Yahoo #1 Web Property Again In US, First Time Since May 2011

ComScore just released its monthly Top 50 US Web properties list today. I’ve generally stopped looking at this list. But it was pointed out to me by Matt McGee that Yahoo is back at number one.

July top 50

When was the last time Yahoo was number one? We’ve submitted the question to comScore directly but haven’t heard back. In my own investigation (going month to month), I determined that the last time Yahoo was at the top of this list was March, 2008 (May, 2011 is actually the last time Yahoo was number one; see postscript below for comScore statement):

top 50 3/08

In April 2008, Google took over the top spot and has remained there since — until today. Yahoo has been in the top two or three repeatedly but not back at number one until now.

The site is also at the top of comScore’s Ad Focus rankings on the basis of internet audience reach.

Postscript: Right after this posted a few people tweeted that this new top ranking is based on Yahoo’s Tumblr acquisition. While the first chart suggests in a footnote not reproduced above, that some portion of Tumblr traffic has been assigned to “other sites,” it’s still ranked separately at #28 above, with 38.3 million uniques.

The Yahoo and Tumblr traffic figures have not been combined (or entirely combined) by comScore. It’s possible that some “assignment” of a part of Tumblr traffic to Yahoo is responsible for the boost. However that’s not clear at the moment.

Postscript II: I was finally able to connect with comScore this afternoon and was corrected that the last time Yahoo was number one was May, 2011. Here’s the statement I received about whether Tumblr impacted the ranking:

Tumblr is not currently included in the Yahoo! Sites roll-up. Seems there are other factors at play, and given how close Yahoo Sites and Google have been in recent months it can likely just be normal seasonal/month-to-month fluctuations.

Related Topics: Channel: Industry | Features & Analysis | Top News | Yahoo | Yahoo: Business Issues


About The Author: is a Contributing Editor at Search Engine Land. He writes a personal blog Screenwerk, about SoLoMo issues and connecting the dots between online and offline. He also posts at Internet2Go, which is focused on the mobile Internet. Follow him @gsterling.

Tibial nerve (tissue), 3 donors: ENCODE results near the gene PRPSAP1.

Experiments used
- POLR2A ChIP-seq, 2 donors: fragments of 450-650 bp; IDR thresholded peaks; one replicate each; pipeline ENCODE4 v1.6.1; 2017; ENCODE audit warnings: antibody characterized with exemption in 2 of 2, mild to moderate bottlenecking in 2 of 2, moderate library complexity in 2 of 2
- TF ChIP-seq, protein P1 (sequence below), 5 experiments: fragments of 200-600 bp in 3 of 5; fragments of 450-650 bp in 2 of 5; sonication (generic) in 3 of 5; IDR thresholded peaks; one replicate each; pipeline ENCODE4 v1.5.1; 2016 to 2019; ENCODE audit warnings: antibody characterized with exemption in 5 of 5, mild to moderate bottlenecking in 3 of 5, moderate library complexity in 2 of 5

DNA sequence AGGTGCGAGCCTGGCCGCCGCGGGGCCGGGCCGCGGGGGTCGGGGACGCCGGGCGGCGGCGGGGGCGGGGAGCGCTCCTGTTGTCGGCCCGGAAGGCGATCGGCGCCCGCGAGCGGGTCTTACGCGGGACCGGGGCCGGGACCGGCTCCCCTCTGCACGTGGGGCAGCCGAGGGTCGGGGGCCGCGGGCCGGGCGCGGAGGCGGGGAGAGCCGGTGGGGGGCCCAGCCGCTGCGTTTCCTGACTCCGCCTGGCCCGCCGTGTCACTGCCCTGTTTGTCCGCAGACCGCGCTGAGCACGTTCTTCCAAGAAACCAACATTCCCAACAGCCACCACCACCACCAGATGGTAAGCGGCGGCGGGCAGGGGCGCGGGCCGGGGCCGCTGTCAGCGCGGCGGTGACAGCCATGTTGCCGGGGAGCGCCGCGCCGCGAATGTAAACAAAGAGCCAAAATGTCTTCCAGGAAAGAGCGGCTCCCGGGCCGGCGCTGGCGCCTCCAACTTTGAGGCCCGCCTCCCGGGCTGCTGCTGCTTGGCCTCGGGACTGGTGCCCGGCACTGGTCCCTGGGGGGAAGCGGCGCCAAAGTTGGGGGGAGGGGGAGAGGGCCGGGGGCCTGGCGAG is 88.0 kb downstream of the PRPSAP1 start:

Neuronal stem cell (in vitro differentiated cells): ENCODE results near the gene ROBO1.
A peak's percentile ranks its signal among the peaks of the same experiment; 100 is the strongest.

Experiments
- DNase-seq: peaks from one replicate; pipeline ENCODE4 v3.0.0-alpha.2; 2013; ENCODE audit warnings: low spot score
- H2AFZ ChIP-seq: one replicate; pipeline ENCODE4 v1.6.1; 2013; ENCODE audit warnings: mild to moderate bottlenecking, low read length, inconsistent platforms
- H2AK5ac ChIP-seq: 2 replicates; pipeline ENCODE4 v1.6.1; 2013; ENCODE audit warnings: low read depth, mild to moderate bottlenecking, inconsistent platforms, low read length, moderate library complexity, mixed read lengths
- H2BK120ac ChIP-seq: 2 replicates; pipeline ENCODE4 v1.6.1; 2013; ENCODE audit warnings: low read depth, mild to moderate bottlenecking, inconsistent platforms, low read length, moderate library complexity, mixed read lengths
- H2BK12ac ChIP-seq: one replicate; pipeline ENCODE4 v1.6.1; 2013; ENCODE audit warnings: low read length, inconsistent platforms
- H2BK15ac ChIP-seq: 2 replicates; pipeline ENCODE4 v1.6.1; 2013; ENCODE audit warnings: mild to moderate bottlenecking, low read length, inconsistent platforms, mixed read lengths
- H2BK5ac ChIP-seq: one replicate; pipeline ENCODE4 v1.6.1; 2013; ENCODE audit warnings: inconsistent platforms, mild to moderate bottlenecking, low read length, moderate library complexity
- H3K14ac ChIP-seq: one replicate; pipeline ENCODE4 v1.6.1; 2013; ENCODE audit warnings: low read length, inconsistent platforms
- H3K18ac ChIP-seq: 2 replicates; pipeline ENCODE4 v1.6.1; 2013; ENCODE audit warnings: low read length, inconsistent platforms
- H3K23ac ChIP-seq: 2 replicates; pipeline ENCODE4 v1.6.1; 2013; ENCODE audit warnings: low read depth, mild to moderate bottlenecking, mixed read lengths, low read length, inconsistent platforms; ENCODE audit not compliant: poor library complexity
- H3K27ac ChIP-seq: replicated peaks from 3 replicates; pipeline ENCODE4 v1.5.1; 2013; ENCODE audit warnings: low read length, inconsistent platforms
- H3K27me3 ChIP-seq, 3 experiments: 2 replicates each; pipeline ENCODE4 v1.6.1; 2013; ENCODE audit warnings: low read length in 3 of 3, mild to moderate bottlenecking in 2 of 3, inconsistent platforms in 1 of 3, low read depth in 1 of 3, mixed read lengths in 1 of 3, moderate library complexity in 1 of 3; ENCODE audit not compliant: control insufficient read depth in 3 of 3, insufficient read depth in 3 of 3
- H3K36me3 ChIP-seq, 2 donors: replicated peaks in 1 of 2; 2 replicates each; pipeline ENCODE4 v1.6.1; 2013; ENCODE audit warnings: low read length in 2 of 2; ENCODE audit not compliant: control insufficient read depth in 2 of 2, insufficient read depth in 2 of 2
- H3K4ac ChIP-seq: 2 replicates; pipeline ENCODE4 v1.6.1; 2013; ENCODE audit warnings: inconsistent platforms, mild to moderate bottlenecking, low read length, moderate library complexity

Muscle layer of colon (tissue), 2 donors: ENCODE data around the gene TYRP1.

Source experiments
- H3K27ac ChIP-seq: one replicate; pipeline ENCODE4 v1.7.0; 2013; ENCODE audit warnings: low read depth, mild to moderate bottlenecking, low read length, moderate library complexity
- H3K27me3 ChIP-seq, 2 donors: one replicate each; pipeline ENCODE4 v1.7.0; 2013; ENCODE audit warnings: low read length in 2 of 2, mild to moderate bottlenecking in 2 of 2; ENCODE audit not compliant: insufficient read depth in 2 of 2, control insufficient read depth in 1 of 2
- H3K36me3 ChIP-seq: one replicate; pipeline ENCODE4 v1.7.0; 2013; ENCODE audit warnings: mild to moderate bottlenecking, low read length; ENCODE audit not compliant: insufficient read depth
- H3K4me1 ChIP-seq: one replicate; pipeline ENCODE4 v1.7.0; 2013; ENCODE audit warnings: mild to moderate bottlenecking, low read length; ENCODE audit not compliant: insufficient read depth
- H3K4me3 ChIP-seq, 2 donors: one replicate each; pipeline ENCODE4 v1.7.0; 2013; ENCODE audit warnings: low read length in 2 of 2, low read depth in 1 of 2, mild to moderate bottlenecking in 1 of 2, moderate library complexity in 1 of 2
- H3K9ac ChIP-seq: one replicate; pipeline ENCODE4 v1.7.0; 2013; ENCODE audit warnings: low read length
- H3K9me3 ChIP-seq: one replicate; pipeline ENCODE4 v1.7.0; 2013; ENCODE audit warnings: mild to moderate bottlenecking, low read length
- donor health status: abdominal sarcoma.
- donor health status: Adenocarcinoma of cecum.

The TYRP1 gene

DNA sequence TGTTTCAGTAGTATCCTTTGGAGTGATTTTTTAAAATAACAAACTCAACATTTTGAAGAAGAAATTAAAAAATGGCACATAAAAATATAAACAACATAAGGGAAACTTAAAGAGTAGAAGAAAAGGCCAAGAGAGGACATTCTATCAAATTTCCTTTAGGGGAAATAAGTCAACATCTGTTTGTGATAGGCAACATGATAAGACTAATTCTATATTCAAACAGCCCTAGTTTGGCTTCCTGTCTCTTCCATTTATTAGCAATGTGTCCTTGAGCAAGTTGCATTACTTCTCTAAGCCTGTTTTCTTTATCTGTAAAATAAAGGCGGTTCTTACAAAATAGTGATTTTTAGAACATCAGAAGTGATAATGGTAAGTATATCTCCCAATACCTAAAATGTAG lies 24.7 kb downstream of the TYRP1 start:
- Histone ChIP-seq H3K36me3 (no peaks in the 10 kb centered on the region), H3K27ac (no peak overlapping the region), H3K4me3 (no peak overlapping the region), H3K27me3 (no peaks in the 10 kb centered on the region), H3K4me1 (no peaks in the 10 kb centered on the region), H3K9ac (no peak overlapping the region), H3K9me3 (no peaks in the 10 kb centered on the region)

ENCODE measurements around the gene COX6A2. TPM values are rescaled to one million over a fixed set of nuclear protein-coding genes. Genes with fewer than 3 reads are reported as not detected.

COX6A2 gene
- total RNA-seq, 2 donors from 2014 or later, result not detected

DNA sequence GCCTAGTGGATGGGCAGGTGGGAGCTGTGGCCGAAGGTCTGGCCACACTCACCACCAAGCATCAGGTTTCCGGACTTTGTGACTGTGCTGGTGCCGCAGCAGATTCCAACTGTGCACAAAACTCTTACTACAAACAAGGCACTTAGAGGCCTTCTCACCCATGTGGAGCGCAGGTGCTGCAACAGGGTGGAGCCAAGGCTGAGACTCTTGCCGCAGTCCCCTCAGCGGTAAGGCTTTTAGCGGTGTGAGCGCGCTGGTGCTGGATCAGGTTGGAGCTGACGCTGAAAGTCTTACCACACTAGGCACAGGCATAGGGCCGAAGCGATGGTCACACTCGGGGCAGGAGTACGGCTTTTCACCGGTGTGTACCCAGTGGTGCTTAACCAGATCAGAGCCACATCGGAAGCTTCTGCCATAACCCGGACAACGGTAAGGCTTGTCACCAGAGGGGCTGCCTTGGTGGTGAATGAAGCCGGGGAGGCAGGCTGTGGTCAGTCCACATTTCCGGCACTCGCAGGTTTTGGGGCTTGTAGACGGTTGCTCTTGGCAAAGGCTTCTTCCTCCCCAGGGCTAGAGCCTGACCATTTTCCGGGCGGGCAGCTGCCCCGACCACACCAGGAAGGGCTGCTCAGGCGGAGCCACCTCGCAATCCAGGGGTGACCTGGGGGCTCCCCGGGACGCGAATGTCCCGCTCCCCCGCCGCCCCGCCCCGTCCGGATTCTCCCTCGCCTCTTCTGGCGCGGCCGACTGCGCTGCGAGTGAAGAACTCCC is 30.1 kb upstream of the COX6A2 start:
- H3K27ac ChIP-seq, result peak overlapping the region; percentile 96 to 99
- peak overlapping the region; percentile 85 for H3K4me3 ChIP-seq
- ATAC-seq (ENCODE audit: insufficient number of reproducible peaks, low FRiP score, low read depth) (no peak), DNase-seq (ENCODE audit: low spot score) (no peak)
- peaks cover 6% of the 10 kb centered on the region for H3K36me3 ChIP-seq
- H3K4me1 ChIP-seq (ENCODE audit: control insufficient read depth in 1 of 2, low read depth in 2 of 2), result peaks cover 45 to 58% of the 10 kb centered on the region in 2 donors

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  • Christopher

    Does this have anything to do with the purchase of Tumblr? Did that cause the spike some how?

  • gregsterling

    Logical but not entirely. See chart above and PS to the article. Tumblr remains separately ranked by comScore. It’s possible that some part of Tumblr’s traffic has been assigned to Yahoo and is responsible but that’s not clear.

  • kwaping

    If you’re going to leave Tumbr’s traffic out of Yahoo’s, then you should leave YouTube’s out of Google’s.

  • Jason W. Lewis

    what is yahoo?

  • John Davies

    These comScore numbers are the most meaningless data points. As the report said, according to comScore, till May2011, Yahoo was ahead of Google and has been only marginally behind in the last 2 years. The reality is that Yahoo sales are continuing to decline for 5 years (12% down on Display this year and search market share at an all time low now) along with declining consumer usage whereas Google & Facebook are racing ahead even in terms of Desktop usage & revenue. It just proves that comScore UUs is a crap measurement system that means nothing in terms of measuring consumer usage or potential revenue generation.

    Yet, a number of people at Yahoo follow this number like fools without understanding that this has no value. The real value is in measuring engagement or Time Spent where Yahoo is getting hammered with Google / Youtube & Facebook walking away with all consumer attention. And, there is no improvement since pretty Mayer has taken over.

  • kommentz

    There is just no way this is true. Maybe it includes Yahoo Mail and the 10 refreshes it takes to see one email lately.